As you sit in front of your laptop, PC, MAC, smart phone, or any other device, you tend to take the world behind the screen for granted. Be honest: when was the last time you actually wondered how and where the data or information you were looking at on that screen came from? When was the last time you actually thought “Wow, that page-load was fast!”? When was the last time you asked where your data was stored as you keyed in your personal information to join an online community or signed up for a service?
You’ve probably answered “A while back!” to at least one of those questions, haven’t you?
Well, right now we would like to remind you about one of the wonders that keep your pages up and you, the browser, informed – 24 hours a day and 7 days a week: a server farm.
What is it?
Basically, a server farm is a data center but on a much grander scale. In fact, you can safely consider a server farm to be a collection of data centers. These servers are owned and maintained by an organization that then provides data storage services to clients – usually the “biggies” in the tech world who need (and can afford) such immense data spaces and speeds.
These server farms usually consist of several thousands of computers and need an immense amount of electric power to keep them up and running and at an optimal temperature for the best performance levels. In other words, they are very sensitive to outside environmental factors and, hence, expensive to run.
Four Fun Facts
Well, now that we have defined what a server farm is, let us move on to the fun part of this technological giant and see some fun facts:
- The Biggest Server Farm in the World: this is of course where any such list would begin at… the very top. As you could imagine the biggest players in the online world are (in no particular order) Google Inc., Microsoft Inc., Apple Inc., Amazon Inc., Facebook Inc. et al.
But quite surprisingly – and perhaps arguably too (since some companies and government agencies won’t be too happy about bragging about their server capacities) – evidence points to the fact that a comparatively little-known company (a good example of a typical “Who cares who does what in the background?” scenario) runs the world’s biggest server farm: Switch with SUPERNAP campus in Las Vegas.
The tech-company’s campus is spread over more than 1.4 million sq. ft. out of which 400,000 sq. ft. alone is covered by one set of high-density racks of servers. This farm is also the home to over 120 cloud service providers (2015 est.) and managed hosting service providers. To make it a little clearer: it is the hosting provider… for some of the world’s leading hosting providers and other major IT companies.
And yet, this is just one of three similar data centers on the immense Switch campus.
- You can’t walk about in a real server farm: if you have ever been to a typical data center in some medium-to-large business, you will have probably gone from one end of the server room to the other in a matter of just a few paces.
Well, you won’t be able to do that on the bigger companies’ server farms… they would just be too big.
Take for example Facebook’s data center in North Carolina. The company’s premises where they keep their servers to the world – everyone that is online is sure to have or have had an account – are so immense that the centers’ staff doesn’t get around it on foot.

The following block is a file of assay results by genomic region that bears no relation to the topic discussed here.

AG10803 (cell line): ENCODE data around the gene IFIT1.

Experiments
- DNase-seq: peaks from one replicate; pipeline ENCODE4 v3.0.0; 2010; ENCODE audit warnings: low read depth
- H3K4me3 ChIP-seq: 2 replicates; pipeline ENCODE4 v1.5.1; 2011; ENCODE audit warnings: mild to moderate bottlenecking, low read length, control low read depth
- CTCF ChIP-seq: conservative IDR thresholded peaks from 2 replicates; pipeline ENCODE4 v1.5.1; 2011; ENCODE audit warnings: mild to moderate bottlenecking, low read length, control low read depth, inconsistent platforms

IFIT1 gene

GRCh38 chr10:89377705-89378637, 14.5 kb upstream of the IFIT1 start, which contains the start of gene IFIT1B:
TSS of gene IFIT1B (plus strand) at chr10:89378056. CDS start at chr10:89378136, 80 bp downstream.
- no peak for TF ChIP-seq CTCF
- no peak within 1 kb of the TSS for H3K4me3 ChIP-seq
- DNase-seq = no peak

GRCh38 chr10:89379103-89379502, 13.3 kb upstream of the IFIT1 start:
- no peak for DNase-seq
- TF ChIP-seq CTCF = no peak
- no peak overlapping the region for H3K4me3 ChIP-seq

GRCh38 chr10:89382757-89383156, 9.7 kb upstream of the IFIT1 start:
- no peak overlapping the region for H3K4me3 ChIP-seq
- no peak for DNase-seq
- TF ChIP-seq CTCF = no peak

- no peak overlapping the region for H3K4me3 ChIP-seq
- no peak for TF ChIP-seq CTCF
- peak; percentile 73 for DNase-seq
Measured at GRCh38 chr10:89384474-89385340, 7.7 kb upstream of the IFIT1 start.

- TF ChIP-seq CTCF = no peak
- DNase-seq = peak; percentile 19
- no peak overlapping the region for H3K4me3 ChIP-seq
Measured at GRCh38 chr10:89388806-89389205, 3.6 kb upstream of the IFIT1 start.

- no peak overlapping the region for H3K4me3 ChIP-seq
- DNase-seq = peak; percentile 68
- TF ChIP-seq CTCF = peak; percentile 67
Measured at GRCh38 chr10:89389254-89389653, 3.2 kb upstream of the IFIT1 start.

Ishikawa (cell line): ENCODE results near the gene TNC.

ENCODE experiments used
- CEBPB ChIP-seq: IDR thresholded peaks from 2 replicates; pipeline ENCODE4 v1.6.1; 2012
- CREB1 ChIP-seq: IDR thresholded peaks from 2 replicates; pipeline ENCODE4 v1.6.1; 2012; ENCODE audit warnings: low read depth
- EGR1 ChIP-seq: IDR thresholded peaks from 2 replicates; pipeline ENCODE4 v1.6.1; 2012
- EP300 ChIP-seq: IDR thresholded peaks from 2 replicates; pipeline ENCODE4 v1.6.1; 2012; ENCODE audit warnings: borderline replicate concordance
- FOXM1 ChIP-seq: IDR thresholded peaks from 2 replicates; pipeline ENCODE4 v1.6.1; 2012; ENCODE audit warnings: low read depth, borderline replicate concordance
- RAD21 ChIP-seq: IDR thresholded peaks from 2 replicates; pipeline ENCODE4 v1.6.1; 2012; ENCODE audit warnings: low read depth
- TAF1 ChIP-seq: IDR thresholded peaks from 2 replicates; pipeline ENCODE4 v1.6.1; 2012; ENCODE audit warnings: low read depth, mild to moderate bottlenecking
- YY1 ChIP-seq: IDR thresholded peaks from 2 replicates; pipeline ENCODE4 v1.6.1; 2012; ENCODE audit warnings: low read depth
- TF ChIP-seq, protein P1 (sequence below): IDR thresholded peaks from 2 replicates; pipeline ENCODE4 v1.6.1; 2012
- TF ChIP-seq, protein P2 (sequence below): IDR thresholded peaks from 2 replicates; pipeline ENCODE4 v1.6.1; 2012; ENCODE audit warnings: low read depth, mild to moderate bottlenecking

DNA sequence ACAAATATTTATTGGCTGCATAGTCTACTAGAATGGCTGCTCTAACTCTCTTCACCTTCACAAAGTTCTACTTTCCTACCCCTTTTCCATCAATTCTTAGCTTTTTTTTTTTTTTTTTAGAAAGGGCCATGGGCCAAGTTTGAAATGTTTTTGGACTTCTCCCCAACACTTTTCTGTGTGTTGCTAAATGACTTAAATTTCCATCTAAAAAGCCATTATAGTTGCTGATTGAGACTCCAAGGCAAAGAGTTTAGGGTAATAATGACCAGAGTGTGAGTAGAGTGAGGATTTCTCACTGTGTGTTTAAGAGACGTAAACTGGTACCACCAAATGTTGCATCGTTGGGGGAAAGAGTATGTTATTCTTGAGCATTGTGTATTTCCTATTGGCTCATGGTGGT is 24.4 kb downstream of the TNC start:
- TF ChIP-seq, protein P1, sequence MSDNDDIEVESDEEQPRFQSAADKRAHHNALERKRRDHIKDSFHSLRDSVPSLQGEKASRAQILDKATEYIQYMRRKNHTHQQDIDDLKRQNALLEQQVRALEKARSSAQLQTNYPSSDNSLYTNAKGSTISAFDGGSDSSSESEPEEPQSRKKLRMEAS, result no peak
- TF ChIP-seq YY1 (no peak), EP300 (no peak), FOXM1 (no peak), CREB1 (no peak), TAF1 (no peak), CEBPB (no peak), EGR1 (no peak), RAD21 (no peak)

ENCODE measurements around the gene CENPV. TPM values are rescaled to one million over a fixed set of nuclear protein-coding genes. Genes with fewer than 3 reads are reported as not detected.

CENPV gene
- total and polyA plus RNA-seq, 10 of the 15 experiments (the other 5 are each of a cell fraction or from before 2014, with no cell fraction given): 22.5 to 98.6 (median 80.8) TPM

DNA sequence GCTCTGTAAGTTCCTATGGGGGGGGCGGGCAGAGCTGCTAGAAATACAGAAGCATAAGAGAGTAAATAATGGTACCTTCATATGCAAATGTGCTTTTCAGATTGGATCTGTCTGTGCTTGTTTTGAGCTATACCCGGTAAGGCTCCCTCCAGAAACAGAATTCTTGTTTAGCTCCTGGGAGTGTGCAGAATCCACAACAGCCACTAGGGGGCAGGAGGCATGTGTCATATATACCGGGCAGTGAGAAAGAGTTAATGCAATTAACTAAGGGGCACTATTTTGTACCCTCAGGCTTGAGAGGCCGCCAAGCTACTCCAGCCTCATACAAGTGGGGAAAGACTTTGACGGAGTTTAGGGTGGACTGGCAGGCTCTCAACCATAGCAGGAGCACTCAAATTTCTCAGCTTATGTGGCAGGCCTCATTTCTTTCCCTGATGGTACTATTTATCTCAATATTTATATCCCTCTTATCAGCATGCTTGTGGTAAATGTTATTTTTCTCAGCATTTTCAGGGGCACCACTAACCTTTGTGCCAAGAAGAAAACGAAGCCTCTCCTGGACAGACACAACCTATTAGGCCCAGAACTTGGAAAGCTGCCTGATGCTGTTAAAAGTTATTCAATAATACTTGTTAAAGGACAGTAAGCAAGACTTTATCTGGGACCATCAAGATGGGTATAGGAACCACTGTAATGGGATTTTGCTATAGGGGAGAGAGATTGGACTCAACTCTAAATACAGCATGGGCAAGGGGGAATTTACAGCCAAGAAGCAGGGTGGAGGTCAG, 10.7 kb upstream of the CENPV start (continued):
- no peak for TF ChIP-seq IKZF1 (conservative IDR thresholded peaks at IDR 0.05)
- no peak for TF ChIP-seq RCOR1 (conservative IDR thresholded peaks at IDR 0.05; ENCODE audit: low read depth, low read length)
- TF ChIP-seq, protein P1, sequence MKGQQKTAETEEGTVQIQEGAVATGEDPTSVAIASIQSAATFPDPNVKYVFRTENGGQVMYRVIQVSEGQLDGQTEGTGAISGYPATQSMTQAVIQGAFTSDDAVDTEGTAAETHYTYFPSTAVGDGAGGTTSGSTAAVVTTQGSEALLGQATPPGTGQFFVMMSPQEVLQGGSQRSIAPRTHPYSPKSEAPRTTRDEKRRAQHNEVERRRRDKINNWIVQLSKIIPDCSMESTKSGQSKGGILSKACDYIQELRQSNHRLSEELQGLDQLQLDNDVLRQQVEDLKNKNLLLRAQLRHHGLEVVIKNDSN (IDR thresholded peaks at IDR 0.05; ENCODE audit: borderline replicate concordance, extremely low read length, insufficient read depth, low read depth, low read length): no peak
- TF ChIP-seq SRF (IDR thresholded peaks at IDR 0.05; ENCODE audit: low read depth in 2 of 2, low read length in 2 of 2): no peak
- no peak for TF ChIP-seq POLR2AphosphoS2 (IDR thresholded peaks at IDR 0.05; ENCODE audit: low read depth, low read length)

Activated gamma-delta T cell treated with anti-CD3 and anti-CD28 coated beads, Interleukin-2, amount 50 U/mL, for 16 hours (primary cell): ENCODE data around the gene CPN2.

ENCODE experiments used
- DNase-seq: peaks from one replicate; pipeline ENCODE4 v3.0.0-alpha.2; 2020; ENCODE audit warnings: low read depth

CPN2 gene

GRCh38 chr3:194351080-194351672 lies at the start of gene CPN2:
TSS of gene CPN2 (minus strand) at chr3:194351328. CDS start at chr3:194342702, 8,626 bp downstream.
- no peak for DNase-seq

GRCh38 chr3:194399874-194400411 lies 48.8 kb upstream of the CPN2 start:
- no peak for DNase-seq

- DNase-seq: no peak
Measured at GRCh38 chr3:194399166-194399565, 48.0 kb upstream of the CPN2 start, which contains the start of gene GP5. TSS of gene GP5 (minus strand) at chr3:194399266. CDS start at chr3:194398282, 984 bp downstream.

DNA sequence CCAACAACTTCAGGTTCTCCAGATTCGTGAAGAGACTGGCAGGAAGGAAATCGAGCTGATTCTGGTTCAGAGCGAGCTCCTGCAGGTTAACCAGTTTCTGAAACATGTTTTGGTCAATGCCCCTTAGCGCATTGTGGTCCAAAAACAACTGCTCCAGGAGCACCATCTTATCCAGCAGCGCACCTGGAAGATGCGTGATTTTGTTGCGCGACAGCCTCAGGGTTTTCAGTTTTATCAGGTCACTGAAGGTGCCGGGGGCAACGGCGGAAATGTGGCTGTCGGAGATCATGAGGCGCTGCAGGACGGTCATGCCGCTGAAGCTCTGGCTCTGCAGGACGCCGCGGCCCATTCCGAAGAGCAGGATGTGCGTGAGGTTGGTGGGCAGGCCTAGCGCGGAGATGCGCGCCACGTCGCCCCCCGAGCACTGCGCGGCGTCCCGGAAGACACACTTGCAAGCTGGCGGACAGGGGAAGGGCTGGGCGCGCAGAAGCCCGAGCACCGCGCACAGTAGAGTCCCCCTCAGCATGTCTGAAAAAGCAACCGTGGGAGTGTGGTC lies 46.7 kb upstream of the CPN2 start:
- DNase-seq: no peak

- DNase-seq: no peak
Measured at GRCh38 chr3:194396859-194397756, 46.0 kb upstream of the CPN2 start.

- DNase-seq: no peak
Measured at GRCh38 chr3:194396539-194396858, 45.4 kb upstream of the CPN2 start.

First they had Xootr kick scooters and when those didn’t prove to be as effective as required they were supplemented with an additional fleet of electric golf carts.
To paint a better mental image, the campus is sprawled over 160 acres, houses two major data centers (as well as three smaller ones) and has buildings that are a quarter of a mile long (that is the equivalent of lining three of the largest thrift stores or hypermarkets – think of the biggest ones – end-to-end).
- The Swiss are at it again – they want to be the worlds’ data safe haven: we all know about how the Swiss are neutral in every sort of conflict, be it physical war, diplomatic conflict or financial clashes. They love playing the safe haven.
Well, if they are to have their way, they are prepping to make money out of the data-driven global economy by offering their craftsmanship, stability, neutrality and confidentiality to the e-world.
Just like their famous banking stratagem, Swiss data companies are coming together under Vigiswiss to create a brand for quality and a guarantee of their data storage service.
Who knows? Maybe one day they will be the owners of the world’s largest server farm(s) and the keepers of all our data.
- If server farms are to grow any bigger, they will ideally need to be built either in the desert or one of the poles: the main reason it is expensive to run a server farm is because it heats up too fast and needs instant and constant cooling. This means a lot of electrical energy is needed for the air-conditioning and industrial fans that balance the temperature.
An alternative solution would be to go green and use either solar energy (in the desert) or build the farm in a place that is cold (in the vicinity of the north and south parts of the planet) and all it would take to cool the servers would be to open a window.
And that’s exactly what the guys at Facebook did – in 2011, they came up with a plan to build a server farm in Sweden, right on the Arctic Circle and where it would be really cold. Today, Luleå, Sweden is home to the highest-located (most north-found) server farm – that is publicly known of, that is. An added advantage is the fact that the country has cheap renewable energy, and especially in that location.